Inaccessible Videos

Videos are a popular form of online content, but they can present accessibility challenges. For example, videos without captions or audio descriptions can make it difficult for people with hearing or visual impairments to understand the content. Plus, it’s just bad practice to have videos that don’t work on a website!

Lack of Keyboard Accessibility

Keyboard navigation is essential for people with mobility impairments who cannot use a mouse. However, some websites are not designed with keyboard accessibility in mind, making it challenging for users to navigate the site without a mouse.

Inaccessible Menus and Navigation

Menus and navigation bars are critical for users to navigate a website, but they can be challenging for people with disabilities to use. For example, menus that are not properly labeled or that require a mouse to navigate can be inaccessible to users who rely on assistive technologies.

Poorly Formatted Text

Text that is poorly formatted, such as blocks of text without headings, can be challenging for people with disabilities to read. For example, screen readers rely on headings to navigate a page, and without them, it can be challenging to understand the structure of the content.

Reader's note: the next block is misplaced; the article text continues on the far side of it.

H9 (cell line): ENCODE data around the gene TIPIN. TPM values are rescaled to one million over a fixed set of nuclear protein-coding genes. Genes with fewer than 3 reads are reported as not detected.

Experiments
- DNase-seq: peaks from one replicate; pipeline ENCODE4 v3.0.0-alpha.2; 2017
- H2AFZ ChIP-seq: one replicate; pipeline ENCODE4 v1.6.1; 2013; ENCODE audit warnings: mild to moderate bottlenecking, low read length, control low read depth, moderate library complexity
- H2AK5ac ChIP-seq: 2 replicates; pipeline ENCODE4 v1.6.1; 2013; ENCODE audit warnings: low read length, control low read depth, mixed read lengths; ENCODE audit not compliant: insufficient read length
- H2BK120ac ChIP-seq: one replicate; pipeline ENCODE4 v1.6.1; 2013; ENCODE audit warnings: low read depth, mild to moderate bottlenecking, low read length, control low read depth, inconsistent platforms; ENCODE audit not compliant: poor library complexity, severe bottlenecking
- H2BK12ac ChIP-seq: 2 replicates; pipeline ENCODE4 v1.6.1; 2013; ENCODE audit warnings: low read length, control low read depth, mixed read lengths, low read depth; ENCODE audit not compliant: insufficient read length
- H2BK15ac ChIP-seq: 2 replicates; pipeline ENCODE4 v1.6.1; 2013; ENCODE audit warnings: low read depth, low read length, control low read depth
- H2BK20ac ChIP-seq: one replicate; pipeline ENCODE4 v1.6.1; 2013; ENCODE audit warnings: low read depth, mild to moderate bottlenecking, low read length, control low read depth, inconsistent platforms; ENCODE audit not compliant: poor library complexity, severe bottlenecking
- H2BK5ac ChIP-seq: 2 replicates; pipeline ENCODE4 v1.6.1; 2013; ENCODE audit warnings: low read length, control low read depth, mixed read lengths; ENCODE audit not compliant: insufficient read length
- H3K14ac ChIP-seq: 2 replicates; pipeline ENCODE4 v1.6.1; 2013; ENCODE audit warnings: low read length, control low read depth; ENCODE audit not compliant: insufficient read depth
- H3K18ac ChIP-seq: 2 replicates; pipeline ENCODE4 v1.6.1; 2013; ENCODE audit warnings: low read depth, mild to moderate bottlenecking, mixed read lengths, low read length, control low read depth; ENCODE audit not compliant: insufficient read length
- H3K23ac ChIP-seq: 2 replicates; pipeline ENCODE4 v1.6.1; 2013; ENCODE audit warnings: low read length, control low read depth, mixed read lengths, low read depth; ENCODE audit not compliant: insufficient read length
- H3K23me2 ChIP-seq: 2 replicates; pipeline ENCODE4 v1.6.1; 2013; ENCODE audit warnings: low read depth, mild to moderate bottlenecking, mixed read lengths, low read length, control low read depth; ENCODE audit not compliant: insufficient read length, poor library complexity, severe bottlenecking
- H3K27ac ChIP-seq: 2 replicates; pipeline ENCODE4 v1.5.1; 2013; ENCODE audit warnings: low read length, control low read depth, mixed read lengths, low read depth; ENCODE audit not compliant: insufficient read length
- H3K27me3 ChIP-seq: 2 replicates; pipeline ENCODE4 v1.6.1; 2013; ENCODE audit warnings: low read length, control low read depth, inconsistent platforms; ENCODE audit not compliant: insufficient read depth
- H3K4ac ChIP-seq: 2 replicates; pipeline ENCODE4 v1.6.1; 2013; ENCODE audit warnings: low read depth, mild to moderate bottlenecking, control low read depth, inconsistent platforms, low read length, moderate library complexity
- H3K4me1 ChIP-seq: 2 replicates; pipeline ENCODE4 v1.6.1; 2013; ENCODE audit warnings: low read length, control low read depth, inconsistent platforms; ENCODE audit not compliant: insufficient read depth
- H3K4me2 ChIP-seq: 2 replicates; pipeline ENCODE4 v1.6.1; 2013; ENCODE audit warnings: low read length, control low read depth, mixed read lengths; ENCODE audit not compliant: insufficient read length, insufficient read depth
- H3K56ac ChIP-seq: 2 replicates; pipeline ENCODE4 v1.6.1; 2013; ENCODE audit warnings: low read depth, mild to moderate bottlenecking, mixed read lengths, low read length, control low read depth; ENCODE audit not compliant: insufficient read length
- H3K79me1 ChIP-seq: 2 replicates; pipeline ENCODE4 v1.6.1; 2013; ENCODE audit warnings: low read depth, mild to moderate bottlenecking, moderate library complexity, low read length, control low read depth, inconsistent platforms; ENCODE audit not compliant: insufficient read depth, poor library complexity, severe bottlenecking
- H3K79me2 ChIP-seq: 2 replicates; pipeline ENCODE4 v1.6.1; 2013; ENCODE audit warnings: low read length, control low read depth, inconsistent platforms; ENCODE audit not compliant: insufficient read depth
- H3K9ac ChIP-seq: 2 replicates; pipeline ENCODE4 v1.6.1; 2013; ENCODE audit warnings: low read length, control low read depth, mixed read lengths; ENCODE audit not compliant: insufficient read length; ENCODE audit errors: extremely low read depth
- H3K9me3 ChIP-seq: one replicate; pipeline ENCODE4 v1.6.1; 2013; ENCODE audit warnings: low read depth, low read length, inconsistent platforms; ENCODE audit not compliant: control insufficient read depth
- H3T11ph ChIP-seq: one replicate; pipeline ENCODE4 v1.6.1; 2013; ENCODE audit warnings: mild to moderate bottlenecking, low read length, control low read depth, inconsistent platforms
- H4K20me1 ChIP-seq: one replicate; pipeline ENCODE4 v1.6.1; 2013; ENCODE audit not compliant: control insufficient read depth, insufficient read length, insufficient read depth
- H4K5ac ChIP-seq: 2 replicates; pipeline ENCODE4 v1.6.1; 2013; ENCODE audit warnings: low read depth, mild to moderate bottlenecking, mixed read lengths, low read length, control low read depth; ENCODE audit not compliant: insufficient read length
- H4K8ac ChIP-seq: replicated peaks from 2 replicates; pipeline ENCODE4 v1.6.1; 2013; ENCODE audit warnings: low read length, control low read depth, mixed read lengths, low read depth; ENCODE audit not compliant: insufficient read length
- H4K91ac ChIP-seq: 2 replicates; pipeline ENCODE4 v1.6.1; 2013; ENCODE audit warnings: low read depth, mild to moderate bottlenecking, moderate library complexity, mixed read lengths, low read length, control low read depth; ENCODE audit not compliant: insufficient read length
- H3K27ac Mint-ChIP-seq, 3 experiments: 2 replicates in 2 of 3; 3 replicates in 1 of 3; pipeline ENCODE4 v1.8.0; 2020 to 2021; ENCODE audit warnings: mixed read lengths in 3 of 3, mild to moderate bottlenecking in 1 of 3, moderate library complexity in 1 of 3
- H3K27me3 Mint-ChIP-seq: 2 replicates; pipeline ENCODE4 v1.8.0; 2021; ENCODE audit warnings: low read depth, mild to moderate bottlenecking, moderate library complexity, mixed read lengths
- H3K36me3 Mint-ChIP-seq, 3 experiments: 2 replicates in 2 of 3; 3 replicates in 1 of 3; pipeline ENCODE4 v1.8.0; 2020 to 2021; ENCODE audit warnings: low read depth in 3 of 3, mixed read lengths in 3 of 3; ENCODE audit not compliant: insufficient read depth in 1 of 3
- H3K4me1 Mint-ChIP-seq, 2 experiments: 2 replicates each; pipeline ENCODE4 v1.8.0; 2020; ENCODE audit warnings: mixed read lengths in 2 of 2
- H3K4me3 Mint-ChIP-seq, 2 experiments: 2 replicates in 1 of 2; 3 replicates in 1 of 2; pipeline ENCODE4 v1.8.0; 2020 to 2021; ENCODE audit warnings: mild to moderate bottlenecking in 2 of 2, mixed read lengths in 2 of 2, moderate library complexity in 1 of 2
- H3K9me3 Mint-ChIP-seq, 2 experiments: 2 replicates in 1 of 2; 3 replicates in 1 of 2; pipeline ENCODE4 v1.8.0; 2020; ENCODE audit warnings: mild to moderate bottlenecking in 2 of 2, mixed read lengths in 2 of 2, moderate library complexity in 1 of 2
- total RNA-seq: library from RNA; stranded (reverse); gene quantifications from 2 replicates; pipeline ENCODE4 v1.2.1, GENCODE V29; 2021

Solving Accessibility Problems



So, as before, that’s a fair few website issues! If you spot any of these on your own webpage, you may be wondering how to resolve them. Here are some tips to try out.

Follow Web Content Accessibility Guidelines (WCAG)

WCAG is a set of guidelines developed by the World Wide Web Consortium (W3C) that outline best practices for creating accessible web content. By following these guidelines, designers and developers can ensure that their websites are accessible to people with disabilities.

Use Accessible Design Patterns

Design patterns, such as navigation menus and form elements, can be designed to be more accessible. For example, using descriptive labels and instructions for form fields can make them easier to navigate with assistive technologies.

Provide Alternative Text For Images and Videos

Providing alternative text for images and videos allows users with visual impairments to understand the content. For example, providing captions for videos will enable users with hearing impairments to understand the content.

Use High-Contrast Colors


Using high-contrast colors can help users with visual impairments distinguish between different elements on a page. WCAG recommends a minimum contrast ratio of 4.5:1 for text and 3:1 for graphics. This can be beneficial for website users with visual impairments or dyslexia.

Test With Assistive Technologies

Testing websites with assistive technologies, such as screen readers and keyboard navigation, can help identify accessibility issues. This allows designers and developers to make necessary adjustments to improve website accessibility. Also, a lot of these tools are free, so you’ve got nothing to lose!

Remember, if you are struggling with getting your website up to code (so to speak), you should seek help from a professional marketing team.